XMPP: gigan3rd@xmpp.airvpn.org or join our lounge@conference.xmpp.airvpn.org

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Posted ... (edited)
25 minutes ago, giganerd said:
You mean you did forward the same port on your router? If yes, don't do that. AirVPN server is your "firewall".


No, I haven't added any rules to my router.  I meant the remote forwarded port on AirVPN passes through my router by way of the encrypted connection, which seems to line up with how you described it.

 

24 minutes ago, go558a83nk said:

yes, public is required to be allowed because the network connection created for openvpn is determined as public by windows.


So, even though my ethernet connection to my router is set to private, the connection through openvpn is set to public somehow?  Maybe that's where I was getting confused.  https://www.howtogeek.com/245982/WHATS-THE-DIFFERENCE-BETWEEN-PRIVATE-AND-PUBLIC-NETWORKS-IN-WINDOWS/

Ohhhh, I think I see it now.  In "View Your Network Properties" it shows an entry for my ethernet adapter, which is set to private, and another entry for TAP-Windows Adapter V9, which is set to public.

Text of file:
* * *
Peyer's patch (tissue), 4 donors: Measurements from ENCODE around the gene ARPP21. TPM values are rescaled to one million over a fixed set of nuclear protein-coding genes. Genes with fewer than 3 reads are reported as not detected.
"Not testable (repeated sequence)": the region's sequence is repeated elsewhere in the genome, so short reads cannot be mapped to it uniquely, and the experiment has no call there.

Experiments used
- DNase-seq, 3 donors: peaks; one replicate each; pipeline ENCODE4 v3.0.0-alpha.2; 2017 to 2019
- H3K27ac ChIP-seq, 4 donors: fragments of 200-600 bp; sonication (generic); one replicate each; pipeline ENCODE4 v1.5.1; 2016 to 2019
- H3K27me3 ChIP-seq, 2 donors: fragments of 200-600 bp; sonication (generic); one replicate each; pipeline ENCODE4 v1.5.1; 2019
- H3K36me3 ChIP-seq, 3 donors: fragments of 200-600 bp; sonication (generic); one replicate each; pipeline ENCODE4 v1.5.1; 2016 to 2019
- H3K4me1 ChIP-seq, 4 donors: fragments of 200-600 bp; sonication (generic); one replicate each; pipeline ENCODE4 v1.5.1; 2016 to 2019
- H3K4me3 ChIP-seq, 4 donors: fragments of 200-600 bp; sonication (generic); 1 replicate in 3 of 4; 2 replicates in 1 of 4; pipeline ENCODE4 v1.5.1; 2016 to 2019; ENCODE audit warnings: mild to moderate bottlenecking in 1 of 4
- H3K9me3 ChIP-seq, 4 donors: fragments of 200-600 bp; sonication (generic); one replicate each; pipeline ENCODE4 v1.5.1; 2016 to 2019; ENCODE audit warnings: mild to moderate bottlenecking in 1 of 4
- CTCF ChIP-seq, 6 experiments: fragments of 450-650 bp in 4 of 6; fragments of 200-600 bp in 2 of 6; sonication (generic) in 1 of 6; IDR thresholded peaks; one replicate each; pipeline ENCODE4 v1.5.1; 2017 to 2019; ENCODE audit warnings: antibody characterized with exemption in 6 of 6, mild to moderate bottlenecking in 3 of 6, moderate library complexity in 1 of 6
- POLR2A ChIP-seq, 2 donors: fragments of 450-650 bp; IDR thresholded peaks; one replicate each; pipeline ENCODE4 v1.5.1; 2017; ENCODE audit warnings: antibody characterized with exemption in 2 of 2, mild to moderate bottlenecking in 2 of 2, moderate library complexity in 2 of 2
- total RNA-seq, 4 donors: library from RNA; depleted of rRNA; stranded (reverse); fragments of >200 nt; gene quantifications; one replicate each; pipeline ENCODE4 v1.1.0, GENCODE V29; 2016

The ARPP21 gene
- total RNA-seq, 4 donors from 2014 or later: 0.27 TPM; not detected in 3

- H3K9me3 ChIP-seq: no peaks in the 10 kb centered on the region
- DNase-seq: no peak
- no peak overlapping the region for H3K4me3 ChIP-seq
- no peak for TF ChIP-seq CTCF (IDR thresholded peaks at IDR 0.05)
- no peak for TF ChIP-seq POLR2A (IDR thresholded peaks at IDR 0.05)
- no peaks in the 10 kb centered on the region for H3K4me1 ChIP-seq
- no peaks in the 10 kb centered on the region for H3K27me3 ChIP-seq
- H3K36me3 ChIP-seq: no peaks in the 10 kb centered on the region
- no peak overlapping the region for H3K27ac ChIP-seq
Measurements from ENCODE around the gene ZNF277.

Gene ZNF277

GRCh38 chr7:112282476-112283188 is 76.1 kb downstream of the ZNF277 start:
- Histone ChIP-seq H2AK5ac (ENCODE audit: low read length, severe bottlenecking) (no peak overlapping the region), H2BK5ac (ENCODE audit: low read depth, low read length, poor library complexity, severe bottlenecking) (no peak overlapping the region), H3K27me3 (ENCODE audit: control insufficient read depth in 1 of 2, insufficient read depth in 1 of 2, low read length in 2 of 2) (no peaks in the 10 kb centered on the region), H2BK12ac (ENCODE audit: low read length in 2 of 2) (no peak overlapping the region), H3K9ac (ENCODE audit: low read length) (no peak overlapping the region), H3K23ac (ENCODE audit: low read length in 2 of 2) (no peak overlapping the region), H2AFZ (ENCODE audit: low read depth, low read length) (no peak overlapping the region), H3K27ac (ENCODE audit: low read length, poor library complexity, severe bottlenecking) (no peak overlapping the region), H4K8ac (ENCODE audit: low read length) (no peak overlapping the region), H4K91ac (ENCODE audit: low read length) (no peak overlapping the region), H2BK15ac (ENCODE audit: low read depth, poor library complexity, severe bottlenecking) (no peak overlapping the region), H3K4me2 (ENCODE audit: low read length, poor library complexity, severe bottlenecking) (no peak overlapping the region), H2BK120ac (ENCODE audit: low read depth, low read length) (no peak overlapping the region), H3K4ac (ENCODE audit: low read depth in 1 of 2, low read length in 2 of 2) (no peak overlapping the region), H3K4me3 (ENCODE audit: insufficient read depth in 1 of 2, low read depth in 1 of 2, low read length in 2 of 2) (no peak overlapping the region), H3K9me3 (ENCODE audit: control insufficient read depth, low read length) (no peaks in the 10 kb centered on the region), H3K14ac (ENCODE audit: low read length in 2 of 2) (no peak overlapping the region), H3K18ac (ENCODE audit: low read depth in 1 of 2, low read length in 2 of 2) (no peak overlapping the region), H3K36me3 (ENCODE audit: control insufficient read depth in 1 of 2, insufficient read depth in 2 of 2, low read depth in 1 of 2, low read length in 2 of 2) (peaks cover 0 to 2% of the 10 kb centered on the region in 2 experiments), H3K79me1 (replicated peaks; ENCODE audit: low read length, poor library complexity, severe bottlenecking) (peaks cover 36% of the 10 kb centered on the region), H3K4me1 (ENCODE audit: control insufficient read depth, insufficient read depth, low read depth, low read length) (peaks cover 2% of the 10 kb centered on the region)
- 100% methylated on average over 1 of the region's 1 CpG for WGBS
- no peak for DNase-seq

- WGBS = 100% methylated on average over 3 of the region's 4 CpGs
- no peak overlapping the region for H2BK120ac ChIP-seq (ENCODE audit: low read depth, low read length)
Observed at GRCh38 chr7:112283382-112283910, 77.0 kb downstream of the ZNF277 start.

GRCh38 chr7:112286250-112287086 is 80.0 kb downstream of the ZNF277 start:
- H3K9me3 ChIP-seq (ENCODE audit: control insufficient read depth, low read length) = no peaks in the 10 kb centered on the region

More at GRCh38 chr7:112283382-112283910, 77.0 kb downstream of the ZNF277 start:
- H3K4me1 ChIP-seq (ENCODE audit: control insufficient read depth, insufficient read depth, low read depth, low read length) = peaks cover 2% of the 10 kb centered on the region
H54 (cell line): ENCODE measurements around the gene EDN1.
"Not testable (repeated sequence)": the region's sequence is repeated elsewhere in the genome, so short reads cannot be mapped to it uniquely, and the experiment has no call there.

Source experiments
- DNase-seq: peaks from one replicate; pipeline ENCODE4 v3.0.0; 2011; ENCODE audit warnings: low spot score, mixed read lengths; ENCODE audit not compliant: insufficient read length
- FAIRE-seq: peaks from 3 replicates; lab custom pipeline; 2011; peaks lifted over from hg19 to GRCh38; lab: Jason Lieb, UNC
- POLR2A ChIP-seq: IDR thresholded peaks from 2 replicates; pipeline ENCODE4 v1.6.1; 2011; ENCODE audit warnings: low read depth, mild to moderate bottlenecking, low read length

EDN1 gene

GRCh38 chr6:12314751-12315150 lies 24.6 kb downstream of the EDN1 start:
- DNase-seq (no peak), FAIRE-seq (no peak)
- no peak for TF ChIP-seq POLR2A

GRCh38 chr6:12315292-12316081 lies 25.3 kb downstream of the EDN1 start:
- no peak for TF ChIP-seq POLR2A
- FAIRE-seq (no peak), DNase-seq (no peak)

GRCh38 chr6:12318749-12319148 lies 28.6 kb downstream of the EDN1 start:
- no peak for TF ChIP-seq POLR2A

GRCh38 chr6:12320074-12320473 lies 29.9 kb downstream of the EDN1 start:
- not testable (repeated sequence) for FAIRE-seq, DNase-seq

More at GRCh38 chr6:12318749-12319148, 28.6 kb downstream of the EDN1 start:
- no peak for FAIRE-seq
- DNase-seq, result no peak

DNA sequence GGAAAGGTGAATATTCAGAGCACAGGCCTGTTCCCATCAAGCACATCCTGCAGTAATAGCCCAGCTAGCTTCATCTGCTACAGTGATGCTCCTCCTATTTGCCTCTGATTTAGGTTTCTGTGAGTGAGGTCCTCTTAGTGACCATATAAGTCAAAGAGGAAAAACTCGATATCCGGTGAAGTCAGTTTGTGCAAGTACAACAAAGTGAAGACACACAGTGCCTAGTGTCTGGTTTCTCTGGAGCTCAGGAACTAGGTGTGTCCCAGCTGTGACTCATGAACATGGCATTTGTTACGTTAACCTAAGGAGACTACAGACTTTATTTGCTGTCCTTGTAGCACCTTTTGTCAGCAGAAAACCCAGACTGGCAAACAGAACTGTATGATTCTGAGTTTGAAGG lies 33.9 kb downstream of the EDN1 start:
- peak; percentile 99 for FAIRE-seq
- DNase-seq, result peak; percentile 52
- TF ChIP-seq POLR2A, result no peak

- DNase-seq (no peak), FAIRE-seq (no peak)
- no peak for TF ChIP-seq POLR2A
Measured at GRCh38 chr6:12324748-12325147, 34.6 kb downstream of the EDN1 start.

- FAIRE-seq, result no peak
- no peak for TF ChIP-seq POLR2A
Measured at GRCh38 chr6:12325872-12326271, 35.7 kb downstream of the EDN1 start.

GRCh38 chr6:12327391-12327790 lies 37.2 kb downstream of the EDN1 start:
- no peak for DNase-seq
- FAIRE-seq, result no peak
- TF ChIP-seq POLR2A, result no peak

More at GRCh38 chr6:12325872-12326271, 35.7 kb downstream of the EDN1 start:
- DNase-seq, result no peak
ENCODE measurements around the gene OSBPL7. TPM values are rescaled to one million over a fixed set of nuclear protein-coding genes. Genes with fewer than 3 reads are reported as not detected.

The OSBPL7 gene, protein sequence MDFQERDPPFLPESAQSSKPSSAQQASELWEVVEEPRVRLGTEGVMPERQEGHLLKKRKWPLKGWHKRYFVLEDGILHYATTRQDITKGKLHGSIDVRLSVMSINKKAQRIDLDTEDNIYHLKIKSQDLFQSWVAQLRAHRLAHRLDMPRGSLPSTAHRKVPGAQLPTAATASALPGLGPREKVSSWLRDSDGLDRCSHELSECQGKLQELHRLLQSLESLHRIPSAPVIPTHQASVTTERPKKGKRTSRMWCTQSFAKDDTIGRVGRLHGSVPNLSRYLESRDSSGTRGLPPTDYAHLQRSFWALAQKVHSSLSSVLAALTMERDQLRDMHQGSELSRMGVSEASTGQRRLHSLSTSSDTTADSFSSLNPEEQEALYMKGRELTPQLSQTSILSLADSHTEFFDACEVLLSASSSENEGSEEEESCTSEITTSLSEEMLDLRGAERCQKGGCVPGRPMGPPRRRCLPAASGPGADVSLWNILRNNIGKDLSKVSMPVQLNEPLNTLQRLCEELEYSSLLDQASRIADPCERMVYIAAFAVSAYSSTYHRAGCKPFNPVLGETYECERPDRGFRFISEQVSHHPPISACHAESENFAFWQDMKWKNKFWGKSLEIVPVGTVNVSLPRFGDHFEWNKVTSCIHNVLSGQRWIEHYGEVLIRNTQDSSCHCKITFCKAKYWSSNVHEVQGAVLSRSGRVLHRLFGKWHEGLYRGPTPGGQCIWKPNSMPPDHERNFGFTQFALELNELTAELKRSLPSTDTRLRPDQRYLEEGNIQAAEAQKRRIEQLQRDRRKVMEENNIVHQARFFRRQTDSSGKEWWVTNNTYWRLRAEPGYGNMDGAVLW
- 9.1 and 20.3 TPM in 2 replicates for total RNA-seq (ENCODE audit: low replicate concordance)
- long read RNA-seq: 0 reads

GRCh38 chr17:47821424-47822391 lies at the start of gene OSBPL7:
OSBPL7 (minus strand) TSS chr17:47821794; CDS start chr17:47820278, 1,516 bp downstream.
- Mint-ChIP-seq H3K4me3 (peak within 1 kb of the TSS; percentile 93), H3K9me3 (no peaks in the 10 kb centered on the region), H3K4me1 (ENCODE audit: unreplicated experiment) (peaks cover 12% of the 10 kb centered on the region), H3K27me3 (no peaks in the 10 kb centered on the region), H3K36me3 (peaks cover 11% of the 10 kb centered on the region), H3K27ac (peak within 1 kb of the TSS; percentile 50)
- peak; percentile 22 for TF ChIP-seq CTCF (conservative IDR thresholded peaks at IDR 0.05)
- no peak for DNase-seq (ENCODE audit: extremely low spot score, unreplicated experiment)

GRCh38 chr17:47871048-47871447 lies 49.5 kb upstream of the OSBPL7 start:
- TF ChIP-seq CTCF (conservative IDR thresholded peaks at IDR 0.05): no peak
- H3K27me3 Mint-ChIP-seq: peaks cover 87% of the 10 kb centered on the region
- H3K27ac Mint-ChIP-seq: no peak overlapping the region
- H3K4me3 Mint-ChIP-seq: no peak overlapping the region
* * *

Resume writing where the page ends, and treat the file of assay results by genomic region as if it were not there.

Edit:  another odd thing, there's no entry at all for Eddie or OpenVPN or AirVPN in Windows Firewall...  how does that work?  I guess a virtual network device doesn't need permissions like a program does? Edited ... by brandonamito
forgot the part after Edit.

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1 hour ago, brandonamito said:

Edit:  another odd thing, there's no entry at all for Eddie or OpenVPN or AirVPN in Windows Firewall...  how does that work?  I guess a virtual network device doesn't need permissions like a program does?


It's because OpenVPN only adds routes. Open up a PowerShell and type in "route print". That's where OpenVPN does its "magic". :D

Four simple things:
There's a guide to AirVPN. Before you ask questions, take 30 minutes of your time to go through it.

Amazon IPs are not dangerous here. It's the fallback DNS.
Running TOR exits is discouraged. They're subject to restrictions on the internet and harm all AirVPN users.

Furthermore, I propose that your paranoia is to be destroyed. If you overdo privacy, you'll be unique among the mass again.

 

XMPP: gigan3rd@xmpp.airvpn.org or join our lounge@conference.xmpp.airvpn.org